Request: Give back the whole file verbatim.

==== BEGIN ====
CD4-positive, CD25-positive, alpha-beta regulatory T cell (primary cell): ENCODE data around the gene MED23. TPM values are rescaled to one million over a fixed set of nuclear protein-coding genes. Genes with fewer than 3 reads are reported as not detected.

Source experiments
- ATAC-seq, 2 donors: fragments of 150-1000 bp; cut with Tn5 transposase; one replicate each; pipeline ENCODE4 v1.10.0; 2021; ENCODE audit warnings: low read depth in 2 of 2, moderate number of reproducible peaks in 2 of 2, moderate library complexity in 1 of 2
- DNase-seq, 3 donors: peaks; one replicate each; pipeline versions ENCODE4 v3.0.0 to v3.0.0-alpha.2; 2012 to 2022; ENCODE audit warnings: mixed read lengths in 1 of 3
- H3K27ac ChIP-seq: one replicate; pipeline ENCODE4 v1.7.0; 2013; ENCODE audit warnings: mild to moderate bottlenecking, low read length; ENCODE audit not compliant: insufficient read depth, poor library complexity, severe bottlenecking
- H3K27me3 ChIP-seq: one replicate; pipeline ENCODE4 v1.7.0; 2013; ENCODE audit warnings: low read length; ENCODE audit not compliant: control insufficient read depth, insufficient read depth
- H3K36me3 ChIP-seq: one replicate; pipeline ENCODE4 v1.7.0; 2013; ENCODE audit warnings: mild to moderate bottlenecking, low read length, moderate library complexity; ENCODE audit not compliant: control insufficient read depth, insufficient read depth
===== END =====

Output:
CD4-positive, CD25-positive, alpha-beta regulatory T cell (primary cell): ENCODE data around the gene MED23. TPM values are rescaled to one million over a fixed set of nuclear protein-coding genes. Genes with fewer than 3 reads are reported as not detected.

Source experiments
- ATAC-seq, 2 donors: fragments of 150-1000 bp; cut with Tn5 transposase; one replicate each; pipeline ENCODE4 v1.10.0; 2021; ENCODE audit warnings: low read depth in 2 of 2, moderate number of reproducible peaks in 2 of 2, moderate library complexity in 1 of 2
- DNase-seq, 3 donors: peaks; one replicate each; pipeline versions ENCODE4 v3.0.0 to v3.0.0-alpha.2; 2012 to 2022; ENCODE audit warnings: mixed read lengths in 1 of 3
- H3K27ac ChIP-seq: one replicate; pipeline ENCODE4 v1.7.0; 2013; ENCODE audit warnings: mild to moderate bottlenecking, low read length; ENCODE audit not compliant: insufficient read depth, poor library complexity, severe bottlenecking
- H3K27me3 ChIP-seq: one replicate; pipeline ENCODE4 v1.7.0; 2013; ENCODE audit warnings: low read length; ENCODE audit not compliant: control insufficient read depth, insufficient read depth
- H3K36me3 ChIP-seq: one replicate; pipeline ENCODE4 v1.7.0; 2013; ENCODE audit warnings: mild to moderate bottlenecking, low read length, moderate library complexity; ENCODE audit not compliant: control insufficient read depth, insufficient read depth